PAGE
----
Northland Community & Technical College intends to return to in-person instruction and activities for most programs and operations beginning fall semester 2021, with an anticipated lessening of COVID-19 restrictions.
The college, which has campuses in East Grand Forks and Thief River Falls, made the announcement in a press release on Monday, March 29.
Northland has had hybrid and/or online learning since the beginning of the pandemic last spring, but with lowered coronavirus numbers and an increase in the number of vaccines available, the college is loosening its limitations.
“The loosening of these limitations provides greater flexibility in Northland’s approach to serving and supporting students while protecting the health and safety of the entire campus community,” the college said in the press release.
Interim President Shannon Jesme said the college is hopeful the fall semester will “be more normal around here, a return to more classes offered in-person, more in-person services and more activities.”
“While we are hopeful, we will continue to follow state and local guidelines to ensure the safety of our students and employees,” she said in a statement. “As the fall semester approaches, we will continue to monitor the situation and update our plans as needed.”
Northland has monitored the spread of the coronavirus and implemented protocols and plans based on the guidance of public health experts. The positive trending of the virus transmission and infection rates, wide-reaching vaccine availability and vaccination rates, and continued utilization of many of the college’s health and safety measures makes the return to campus possible, Northland said.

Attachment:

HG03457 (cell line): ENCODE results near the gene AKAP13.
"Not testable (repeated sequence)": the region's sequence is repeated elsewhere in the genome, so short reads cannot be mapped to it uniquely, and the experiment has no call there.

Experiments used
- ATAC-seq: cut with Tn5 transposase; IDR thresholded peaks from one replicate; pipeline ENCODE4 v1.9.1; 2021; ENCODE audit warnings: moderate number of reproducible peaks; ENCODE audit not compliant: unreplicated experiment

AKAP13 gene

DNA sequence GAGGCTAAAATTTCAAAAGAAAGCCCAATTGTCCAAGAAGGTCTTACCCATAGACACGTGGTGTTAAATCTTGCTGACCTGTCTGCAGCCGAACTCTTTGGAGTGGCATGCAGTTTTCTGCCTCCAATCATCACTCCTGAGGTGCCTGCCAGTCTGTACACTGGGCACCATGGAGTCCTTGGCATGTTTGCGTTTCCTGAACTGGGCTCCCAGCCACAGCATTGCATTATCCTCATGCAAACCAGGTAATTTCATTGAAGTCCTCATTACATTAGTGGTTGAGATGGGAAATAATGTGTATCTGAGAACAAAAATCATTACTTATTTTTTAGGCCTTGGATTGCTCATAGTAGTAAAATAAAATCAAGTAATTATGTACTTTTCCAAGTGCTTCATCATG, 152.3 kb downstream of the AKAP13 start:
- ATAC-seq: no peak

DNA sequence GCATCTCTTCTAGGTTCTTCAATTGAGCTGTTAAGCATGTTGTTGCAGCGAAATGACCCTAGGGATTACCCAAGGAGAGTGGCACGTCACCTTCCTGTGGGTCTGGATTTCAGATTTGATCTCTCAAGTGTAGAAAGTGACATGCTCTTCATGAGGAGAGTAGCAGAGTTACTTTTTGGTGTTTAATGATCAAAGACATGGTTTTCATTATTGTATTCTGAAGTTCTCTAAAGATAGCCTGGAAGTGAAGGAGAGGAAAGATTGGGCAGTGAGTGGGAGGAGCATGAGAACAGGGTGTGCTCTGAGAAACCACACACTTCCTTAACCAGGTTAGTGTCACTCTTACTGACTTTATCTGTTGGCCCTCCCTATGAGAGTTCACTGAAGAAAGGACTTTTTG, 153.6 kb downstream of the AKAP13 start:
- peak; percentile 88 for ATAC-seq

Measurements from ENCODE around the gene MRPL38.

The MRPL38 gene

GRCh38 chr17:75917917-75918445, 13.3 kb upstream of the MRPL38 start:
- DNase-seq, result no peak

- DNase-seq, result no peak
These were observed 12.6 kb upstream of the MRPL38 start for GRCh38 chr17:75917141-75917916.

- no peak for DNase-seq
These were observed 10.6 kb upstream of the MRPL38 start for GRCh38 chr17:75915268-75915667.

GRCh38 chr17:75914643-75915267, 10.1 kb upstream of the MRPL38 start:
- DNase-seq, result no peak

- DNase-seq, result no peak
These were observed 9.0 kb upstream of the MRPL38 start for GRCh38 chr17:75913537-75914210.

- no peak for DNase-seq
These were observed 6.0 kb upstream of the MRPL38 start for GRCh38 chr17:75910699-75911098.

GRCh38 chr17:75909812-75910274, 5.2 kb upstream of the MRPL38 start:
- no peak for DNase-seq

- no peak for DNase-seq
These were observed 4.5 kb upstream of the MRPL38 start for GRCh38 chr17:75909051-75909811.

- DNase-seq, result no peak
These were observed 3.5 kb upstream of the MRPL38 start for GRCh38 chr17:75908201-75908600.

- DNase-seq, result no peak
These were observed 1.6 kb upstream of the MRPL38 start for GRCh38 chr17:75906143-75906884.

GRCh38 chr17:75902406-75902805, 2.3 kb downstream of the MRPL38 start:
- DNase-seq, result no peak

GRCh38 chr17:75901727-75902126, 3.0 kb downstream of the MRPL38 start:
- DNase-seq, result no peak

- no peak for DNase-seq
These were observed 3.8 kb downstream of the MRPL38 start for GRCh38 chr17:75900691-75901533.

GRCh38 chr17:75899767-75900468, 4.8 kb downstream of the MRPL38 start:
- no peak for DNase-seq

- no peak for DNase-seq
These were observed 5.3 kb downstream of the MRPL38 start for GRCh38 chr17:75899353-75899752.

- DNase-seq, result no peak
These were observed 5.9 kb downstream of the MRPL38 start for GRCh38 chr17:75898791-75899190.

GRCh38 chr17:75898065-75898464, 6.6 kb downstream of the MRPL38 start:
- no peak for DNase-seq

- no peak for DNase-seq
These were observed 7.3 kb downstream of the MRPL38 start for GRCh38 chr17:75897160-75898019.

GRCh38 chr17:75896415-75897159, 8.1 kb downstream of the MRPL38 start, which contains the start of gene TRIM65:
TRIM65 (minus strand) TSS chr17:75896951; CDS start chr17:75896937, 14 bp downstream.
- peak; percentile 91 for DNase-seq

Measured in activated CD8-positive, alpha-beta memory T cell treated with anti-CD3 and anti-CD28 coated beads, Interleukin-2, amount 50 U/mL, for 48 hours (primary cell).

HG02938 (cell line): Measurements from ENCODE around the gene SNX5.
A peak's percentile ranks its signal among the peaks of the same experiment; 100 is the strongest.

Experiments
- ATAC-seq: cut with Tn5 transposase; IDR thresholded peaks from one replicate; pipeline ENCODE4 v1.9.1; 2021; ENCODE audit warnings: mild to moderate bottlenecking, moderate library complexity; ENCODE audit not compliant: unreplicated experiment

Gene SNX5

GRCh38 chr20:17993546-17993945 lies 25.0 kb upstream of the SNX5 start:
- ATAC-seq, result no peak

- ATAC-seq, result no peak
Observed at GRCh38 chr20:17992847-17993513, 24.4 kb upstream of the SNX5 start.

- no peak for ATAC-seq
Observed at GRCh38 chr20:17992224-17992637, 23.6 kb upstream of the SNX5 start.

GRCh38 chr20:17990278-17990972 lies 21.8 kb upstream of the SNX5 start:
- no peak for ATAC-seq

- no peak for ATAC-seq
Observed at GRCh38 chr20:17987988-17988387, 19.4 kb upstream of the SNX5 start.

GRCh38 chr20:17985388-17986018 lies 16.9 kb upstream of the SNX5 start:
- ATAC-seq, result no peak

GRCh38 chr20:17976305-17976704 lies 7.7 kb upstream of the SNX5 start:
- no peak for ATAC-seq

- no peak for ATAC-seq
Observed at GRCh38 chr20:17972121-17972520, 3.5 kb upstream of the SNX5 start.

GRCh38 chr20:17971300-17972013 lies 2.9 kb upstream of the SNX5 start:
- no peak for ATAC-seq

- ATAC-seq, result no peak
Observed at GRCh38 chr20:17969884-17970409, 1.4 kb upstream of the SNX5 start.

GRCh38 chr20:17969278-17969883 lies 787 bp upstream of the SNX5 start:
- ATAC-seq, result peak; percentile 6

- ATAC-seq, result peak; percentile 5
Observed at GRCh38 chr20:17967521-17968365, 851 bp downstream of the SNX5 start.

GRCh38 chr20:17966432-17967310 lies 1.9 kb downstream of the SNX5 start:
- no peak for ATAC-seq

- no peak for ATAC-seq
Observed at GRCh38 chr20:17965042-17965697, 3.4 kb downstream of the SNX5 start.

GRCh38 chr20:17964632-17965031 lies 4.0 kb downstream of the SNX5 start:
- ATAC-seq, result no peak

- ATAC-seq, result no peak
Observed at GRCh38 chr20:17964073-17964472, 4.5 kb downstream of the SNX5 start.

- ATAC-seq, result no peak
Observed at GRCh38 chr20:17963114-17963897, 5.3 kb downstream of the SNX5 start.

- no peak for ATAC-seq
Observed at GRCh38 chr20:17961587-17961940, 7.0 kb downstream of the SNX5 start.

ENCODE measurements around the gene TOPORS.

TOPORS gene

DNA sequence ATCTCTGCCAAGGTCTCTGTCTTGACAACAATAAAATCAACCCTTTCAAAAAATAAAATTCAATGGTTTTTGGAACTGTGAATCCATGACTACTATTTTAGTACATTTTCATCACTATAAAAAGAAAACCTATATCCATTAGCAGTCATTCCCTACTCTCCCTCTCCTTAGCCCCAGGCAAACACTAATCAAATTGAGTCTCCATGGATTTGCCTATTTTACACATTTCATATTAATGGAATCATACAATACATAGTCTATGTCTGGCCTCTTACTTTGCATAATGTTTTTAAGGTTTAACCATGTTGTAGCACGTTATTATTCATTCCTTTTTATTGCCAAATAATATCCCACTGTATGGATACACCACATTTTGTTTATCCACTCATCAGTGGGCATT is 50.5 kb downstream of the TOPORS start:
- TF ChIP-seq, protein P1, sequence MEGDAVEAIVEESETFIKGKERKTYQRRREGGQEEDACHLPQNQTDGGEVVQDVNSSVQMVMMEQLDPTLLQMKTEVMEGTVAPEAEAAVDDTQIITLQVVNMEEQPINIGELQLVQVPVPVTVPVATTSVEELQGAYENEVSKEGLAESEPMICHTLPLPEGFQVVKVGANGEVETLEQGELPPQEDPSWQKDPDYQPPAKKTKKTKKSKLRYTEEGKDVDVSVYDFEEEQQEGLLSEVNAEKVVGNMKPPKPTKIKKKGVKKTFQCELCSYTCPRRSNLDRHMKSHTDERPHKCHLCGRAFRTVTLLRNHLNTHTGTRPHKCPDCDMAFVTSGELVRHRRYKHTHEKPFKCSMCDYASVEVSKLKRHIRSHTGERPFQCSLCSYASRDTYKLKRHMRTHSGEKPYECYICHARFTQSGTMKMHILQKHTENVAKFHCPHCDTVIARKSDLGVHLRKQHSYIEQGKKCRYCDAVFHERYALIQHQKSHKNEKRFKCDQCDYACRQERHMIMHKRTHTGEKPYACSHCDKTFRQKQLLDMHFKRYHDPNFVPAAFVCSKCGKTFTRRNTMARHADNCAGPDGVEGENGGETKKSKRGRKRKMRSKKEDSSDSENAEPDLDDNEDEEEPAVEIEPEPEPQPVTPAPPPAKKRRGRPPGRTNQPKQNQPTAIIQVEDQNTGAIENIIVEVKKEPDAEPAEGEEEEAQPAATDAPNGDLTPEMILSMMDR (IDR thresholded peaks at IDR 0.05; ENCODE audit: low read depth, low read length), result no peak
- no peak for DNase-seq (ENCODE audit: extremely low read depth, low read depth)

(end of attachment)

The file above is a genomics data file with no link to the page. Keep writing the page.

The college’s plans include a more traditional on-campus experience for students this fall with many classes offering the conventional in-person format. However, many courses and programs will continue to utilize remote or hyflex, a format that allows students to shift from remote to in-person instruction. In addition, the offering of many student services both in-person and remotely is likely to remain to provide students with more options.
“At Northland, we had transitioned some of our programs and courses to hyflex delivery prior to the pandemic,” Northland Provost Brian Huschle said. “However, we will use the lessons we learned during the pandemic and the improved technology we installed to add to the overall learning experience."
Huschle said the learning experience of the pandemic is helping leaders to “make our academic offerings even stronger while meeting the needs of students through flexible instructional options.”
“Our many programs that require hands-on training will continue to provide that training in-person, with fewer restrictions as warranted in the lab and other training settings," he said.
Northland will be prepared to pivot to remote delivery of instruction should conditions warrant.
Jesme credits the hard work of Northland faculty and staff during this unprecedented time. “Because of the outstanding efforts of the entire Northland community in successfully battling the COVID-19 pandemic over the last year, I am confident that we will see a successful return to mostly normal on-campus operations in the fall,” she said.